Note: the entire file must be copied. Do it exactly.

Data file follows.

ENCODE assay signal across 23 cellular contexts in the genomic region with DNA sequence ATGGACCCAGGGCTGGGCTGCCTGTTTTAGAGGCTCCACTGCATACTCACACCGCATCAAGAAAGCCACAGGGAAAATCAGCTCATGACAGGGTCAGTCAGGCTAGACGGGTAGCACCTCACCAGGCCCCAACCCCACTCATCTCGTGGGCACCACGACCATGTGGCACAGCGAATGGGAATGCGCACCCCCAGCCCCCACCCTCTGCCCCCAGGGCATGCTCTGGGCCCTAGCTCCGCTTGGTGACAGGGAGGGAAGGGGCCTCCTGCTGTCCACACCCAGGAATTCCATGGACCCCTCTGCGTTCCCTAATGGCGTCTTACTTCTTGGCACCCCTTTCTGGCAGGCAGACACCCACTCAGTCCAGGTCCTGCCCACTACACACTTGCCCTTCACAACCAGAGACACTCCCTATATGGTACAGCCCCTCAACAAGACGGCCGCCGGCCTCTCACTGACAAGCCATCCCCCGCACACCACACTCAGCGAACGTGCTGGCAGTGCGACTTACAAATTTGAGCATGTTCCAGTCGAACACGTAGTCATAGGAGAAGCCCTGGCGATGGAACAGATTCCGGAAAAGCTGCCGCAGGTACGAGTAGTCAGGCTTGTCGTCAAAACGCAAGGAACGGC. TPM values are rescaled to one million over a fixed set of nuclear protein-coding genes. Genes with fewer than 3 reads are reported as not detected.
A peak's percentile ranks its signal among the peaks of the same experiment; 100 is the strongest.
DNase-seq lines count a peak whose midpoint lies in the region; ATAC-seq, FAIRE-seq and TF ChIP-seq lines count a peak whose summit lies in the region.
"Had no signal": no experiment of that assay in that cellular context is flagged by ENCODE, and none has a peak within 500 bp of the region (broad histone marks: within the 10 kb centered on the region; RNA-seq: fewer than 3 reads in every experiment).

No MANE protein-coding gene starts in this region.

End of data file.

ENCODE assay signal across 23 cellular contexts in the genomic region with DNA sequence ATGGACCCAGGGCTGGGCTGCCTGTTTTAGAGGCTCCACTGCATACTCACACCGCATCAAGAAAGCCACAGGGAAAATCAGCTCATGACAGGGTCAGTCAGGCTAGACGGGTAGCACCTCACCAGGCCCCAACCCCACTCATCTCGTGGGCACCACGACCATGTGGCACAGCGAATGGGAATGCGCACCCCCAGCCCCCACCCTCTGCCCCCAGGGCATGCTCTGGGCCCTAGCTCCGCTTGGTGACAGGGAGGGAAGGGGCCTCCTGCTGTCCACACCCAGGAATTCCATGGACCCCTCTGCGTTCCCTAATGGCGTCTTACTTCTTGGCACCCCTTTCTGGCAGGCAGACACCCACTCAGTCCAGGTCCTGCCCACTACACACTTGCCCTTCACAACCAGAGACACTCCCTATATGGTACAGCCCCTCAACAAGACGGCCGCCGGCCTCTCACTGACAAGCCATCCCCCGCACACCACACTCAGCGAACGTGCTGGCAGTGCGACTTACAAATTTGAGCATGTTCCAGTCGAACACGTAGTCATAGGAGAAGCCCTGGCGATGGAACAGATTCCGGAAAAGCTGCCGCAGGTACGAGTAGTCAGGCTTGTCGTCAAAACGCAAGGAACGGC. TPM values are rescaled to one million over a fixed set of nuclear protein-coding genes. Genes with fewer than 3 reads are reported as not detected.
A peak's percentile ranks its signal among the peaks of the same experiment; 100 is the strongest.
DNase-seq lines count a peak whose midpoint lies in the region; ATAC-seq, FAIRE-seq and TF ChIP-seq lines count a peak whose summit lies in the region.
"Had no signal": no experiment of that assay in that cellular context is flagged by ENCODE, and none has a peak within 500 bp of the region (broad histone marks: within the 10 kb centered on the region; RNA-seq: fewer than 3 reads in every experiment).

No MANE protein-coding gene starts in this region.